Acts of the Martyrs
In a strict sense the Acts of the Martyrs are the official records of the trials of early Christian martyrs made by the notaries of the court. In a wider sense, however, the title is applied to all the narratives of the martyrs' trial and death. In the latter sense, they may be classified as follows:
Official reports of the interrogatories (acta, gesta). Those extant, like the "Acta Proconsulis" are few in number and have only come down to us in editions prepared with a view to the edification of the faithful. The "Passio Cypriani" and "Acta Martyrum Scillitanorum" are typical of this class. Of these the former is a composite work of three separate documents showing the minimum of editorial additions in a few connecting phrases. The first document gives an account of the trial of Cyprian in 257, the second, his arrest and trial in 258, the third, of his martyrdom.
Unofficial records made by eye-witnesses or at least by contemporaries recording the testimony of eye-witnesses. Such are the "Martyrium S. Polycarpi", admitting though it does much that may be due to the pious fancy of the eye-witnesses. The "Acta SS. Perpetuæ et Felicitatis" is perhaps of all extant Acta the most beautiful and famous, for it includes the autograph notes of Perpetua and Saturus and an eye-witness's account of the martyrdom. And to these must be added the "Epistola Ecclesiarum Viennensis et Lugdunensis", telling the story of the martyrs of Lyons, and other Acta not so famous.
Documents after martyrdom
Documents of a later date than the martyrdom based on Acta of the first or second class, and therefore subjected to editorial manipulation of various kinds. It is this class which affords the critic the greatest scope for his discernment. What distinguishes these Acta from the subsequent classes is their literary basis. The editor was not constructing a story to suit oral tradition or to explain a monument. He was editing a literary document according to his own taste and purpose. The class is numerous and its contents highly debatable, for though additional study may raise any particular Acta to a higher class, it is far more likely as a rule to reduce it.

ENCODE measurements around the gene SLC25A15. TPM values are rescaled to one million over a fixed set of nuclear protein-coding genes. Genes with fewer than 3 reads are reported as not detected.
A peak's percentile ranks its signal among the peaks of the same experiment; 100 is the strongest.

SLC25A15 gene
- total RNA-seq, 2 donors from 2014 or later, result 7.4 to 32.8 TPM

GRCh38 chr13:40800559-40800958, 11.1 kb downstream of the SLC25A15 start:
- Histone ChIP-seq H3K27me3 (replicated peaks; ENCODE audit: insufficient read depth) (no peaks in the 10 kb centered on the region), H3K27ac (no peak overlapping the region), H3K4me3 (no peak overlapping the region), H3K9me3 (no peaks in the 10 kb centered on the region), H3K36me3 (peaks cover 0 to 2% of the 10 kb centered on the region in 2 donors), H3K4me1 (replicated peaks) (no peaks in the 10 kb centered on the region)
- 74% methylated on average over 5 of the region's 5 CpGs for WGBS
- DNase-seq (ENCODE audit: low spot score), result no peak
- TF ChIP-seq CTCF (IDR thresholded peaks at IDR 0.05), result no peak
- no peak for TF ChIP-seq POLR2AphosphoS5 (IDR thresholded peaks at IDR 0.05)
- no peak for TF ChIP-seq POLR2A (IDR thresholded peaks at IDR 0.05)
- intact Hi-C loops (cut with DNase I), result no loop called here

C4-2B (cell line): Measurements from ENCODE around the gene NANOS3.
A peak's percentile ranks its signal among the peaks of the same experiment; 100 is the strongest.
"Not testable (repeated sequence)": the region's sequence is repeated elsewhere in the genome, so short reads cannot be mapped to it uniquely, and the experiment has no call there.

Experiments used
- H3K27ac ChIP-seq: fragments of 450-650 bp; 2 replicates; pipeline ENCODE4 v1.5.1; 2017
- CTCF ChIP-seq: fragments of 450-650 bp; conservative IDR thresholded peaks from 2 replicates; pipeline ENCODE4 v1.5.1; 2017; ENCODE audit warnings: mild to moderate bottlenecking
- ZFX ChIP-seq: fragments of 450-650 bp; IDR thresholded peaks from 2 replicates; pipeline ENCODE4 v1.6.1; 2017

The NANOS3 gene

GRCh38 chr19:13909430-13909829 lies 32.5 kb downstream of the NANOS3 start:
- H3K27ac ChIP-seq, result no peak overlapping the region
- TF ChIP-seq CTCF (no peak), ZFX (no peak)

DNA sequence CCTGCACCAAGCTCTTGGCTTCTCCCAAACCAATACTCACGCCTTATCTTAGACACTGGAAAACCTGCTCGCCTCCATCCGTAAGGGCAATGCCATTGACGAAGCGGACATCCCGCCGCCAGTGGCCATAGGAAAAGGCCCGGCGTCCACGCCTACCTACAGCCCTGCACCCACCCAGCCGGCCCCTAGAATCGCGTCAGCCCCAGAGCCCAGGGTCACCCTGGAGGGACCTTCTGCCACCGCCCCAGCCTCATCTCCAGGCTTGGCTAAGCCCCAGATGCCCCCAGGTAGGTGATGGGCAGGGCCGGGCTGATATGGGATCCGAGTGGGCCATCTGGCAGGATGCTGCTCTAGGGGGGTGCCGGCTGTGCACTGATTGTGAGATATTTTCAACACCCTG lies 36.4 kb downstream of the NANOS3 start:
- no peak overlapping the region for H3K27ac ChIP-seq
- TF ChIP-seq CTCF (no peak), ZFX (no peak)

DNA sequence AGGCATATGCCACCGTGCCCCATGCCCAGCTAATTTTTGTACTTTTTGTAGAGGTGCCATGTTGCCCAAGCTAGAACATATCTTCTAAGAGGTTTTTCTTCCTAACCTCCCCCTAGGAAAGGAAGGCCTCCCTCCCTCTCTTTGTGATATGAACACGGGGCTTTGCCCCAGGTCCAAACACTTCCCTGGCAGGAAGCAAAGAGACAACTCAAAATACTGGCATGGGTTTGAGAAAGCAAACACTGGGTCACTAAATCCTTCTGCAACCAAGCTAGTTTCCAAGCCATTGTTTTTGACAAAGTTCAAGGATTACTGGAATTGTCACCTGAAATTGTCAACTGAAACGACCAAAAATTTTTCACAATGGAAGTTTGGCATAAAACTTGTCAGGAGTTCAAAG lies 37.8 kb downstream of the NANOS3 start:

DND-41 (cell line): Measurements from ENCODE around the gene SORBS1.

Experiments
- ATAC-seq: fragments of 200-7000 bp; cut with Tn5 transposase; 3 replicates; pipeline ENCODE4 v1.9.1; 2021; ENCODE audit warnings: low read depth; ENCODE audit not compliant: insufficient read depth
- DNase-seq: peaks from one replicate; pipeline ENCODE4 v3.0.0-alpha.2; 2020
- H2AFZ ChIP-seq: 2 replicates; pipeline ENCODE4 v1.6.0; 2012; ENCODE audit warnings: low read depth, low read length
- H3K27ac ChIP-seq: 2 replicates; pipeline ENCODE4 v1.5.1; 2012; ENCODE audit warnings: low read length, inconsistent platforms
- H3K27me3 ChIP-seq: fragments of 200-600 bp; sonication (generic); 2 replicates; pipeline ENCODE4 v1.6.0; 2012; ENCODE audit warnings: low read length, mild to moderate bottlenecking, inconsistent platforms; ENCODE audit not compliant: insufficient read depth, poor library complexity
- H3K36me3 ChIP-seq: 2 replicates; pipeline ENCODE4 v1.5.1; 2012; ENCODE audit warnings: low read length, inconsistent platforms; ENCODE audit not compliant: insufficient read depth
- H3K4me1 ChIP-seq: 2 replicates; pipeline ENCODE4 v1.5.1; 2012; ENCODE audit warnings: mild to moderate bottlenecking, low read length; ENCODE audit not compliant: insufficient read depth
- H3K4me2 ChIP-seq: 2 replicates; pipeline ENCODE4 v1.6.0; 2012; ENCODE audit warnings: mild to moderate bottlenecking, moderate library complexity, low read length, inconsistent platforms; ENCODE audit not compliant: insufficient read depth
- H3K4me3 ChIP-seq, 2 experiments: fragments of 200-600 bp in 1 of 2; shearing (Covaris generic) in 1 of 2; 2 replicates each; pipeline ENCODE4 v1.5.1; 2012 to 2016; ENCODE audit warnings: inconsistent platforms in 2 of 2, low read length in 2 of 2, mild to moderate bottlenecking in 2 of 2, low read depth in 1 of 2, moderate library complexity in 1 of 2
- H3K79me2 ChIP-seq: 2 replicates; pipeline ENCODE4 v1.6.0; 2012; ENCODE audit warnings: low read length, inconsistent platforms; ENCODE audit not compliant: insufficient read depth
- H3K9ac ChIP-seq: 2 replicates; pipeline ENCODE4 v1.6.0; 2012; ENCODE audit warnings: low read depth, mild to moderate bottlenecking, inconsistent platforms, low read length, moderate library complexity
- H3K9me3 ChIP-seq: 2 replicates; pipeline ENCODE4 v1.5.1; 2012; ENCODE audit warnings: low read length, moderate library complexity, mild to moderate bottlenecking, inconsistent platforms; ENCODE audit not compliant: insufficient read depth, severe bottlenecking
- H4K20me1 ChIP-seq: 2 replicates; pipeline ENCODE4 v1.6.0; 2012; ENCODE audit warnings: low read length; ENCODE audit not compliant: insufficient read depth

Besides these, there are other literary documents concerning the life and death of the martyrs such as the Calendaria were lists of martyrs celebrated by the different Churches according to their different dates. The Martyrologies represent collections of different Calendaria and sometimes add details of the martyrdom. The writings of the Fathers of the Church also embody many references to the martyrs, as, for instance, the sermons of St. Basil, Chrysostom, Augustine, Peter Chrysologus, and John Damascene. Finally there are to be considered the collections of Lives, intended for public and private reading. Most important of all are the "Historia Ecclesiastica" of Eusebius (265-340), and his "De Martyribus Palestinæ"; but unfortunately his martyron synagoge or Collection of Acts of the Martyrs, to which he refers in the preface of the fifth book of his "Historia Ecclesiastica", is no longer extant. The fourteen poems of Aurelius Prudentius Clemens, published in 404 as the "Persitephanon liber", celebrated the praises of the martyrs of Spain and Italy.